MPs and peers present case for national prescribed drug helpline to Public Health England

Members of the All Party Parliamentary Group for Prescribed Drug Dependence (APPG for PDD) met at Westminster on 15 March in order to lobby Public Health England for a national 24 hour helpline to help patients withdraw from opioid painkillers, tranquilisers and antidepressants.  Parliamentarians who attended included Paul Flynn MP (chair), Sir Oliver Letwin MP, Lord Patel of Bradford, Baroness Masham and the Earl of Sandwich.  Representatives from the BMA were also present.

The meeting followed two years of work by the APPG for PDD and the BMA which culminated in a declaration of support for a prescribed drug helpline signed by key stakeholders, including the Royal College of GPs, the Royal College of Physicians and the Royal College of Psychiatrists, as well as several charities and patient groups.

At the meeting the APPG for PDD presented recent work undertaken by researchers at the University of Roehampton which estimates for the first time the cost of unnecessary long-term antidepressant and tranquiliser prescribing.  Dr James Davies shared research estimating that there are approximately 770,000 long-term users of antidepressants who could be taking the drugs unnecessarily in England alone, costing the NHS £44m per year or £120,000 per day.  In addition, the research estimates that there are over 250,000 users taking benzodiazepines and/or z-drugs beyond six months (NICE guidance indicates use for a maximum of 2-4 weeks).  The cost of this unnecessary long-term tranquiliser prescribing in England alone is £15.2m per year or £43,000 per day.

Rosanna O’Connor, Director Alcohol, Drugs & Tobacco at Public Health England, attended the meeting and listened to the evidence presented by the APPG.  She subsequently agreed to consult with colleagues regarding the APPG’s proposal for a national helpline.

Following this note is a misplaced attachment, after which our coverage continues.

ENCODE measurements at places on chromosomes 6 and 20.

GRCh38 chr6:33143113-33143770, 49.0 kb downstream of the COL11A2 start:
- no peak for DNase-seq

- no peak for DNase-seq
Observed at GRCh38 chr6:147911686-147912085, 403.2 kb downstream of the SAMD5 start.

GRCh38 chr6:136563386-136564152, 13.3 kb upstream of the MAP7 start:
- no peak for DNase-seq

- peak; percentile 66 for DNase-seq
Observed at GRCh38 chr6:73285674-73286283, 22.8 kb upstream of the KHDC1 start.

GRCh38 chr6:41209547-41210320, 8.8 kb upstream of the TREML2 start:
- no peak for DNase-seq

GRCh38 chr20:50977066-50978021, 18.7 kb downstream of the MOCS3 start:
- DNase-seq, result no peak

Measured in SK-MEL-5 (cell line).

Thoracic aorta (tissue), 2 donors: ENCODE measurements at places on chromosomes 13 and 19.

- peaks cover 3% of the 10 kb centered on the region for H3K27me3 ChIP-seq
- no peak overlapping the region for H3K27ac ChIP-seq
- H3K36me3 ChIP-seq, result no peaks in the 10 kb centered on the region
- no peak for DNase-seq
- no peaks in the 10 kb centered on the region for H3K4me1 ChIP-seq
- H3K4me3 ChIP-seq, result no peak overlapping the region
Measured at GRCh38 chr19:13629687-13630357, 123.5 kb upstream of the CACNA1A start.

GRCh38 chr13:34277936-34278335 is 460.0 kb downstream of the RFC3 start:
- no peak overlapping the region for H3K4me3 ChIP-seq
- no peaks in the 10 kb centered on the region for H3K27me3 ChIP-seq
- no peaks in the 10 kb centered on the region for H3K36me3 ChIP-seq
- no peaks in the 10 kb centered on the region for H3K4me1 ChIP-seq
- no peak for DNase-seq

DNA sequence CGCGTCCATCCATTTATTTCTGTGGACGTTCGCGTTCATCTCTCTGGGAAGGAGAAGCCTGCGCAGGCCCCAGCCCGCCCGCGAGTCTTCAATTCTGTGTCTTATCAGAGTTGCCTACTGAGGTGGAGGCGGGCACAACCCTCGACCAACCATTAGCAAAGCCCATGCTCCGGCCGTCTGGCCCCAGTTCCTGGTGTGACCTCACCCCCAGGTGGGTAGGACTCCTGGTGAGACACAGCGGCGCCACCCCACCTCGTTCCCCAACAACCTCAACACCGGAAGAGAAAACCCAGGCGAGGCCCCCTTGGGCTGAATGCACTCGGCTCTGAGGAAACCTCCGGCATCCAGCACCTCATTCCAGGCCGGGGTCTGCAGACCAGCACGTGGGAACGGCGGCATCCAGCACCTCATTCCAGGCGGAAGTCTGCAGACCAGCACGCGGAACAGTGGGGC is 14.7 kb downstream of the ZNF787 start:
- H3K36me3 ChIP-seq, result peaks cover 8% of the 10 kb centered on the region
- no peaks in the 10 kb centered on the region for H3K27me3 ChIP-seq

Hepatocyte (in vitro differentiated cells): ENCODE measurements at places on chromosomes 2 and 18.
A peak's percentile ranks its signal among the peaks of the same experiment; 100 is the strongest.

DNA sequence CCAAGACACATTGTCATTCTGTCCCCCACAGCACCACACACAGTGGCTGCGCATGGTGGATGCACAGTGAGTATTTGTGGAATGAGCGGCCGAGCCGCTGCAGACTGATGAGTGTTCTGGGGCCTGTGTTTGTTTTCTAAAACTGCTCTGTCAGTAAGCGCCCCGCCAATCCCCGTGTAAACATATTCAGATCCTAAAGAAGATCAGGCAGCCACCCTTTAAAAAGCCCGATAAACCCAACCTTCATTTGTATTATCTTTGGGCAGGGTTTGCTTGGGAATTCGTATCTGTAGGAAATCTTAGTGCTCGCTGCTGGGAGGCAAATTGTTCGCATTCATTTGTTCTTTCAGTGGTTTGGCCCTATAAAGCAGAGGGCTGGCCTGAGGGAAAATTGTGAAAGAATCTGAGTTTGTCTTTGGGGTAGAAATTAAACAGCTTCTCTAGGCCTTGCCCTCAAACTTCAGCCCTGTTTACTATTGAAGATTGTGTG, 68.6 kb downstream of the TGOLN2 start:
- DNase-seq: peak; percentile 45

Paul Flynn MP, chair of the APPG for PDD, said: ‘Long-term users of antidepressants, tranquilisers and opioid painkillers can suffer devastating effects when they try to withdraw, often leading to years of unnecessary suffering and disability.  And yet – unlike illicit drugs – there are hardly any dedicated services to support them.  The cost of unnecessary antidepressant and tranquiliser prescribing is now estimated at £60m a year in England alone.  We therefore urge Public Health England to set up a national helpline to support individuals wishing to withdraw from these drugs, and to reduce the tremendous cost to patients’ lives and the public purse.’

6 Responses to MPs and peers present case for national prescribed drug helpline to Public Health England

  1. Greg White 28/03/2017 at 5:27 pm #

    Hi All,
    Congratulations! This is one great step in the establishment of a true health paradigm, one where the individual patients voice will be restored to the centrality of his or her living and breathing experience.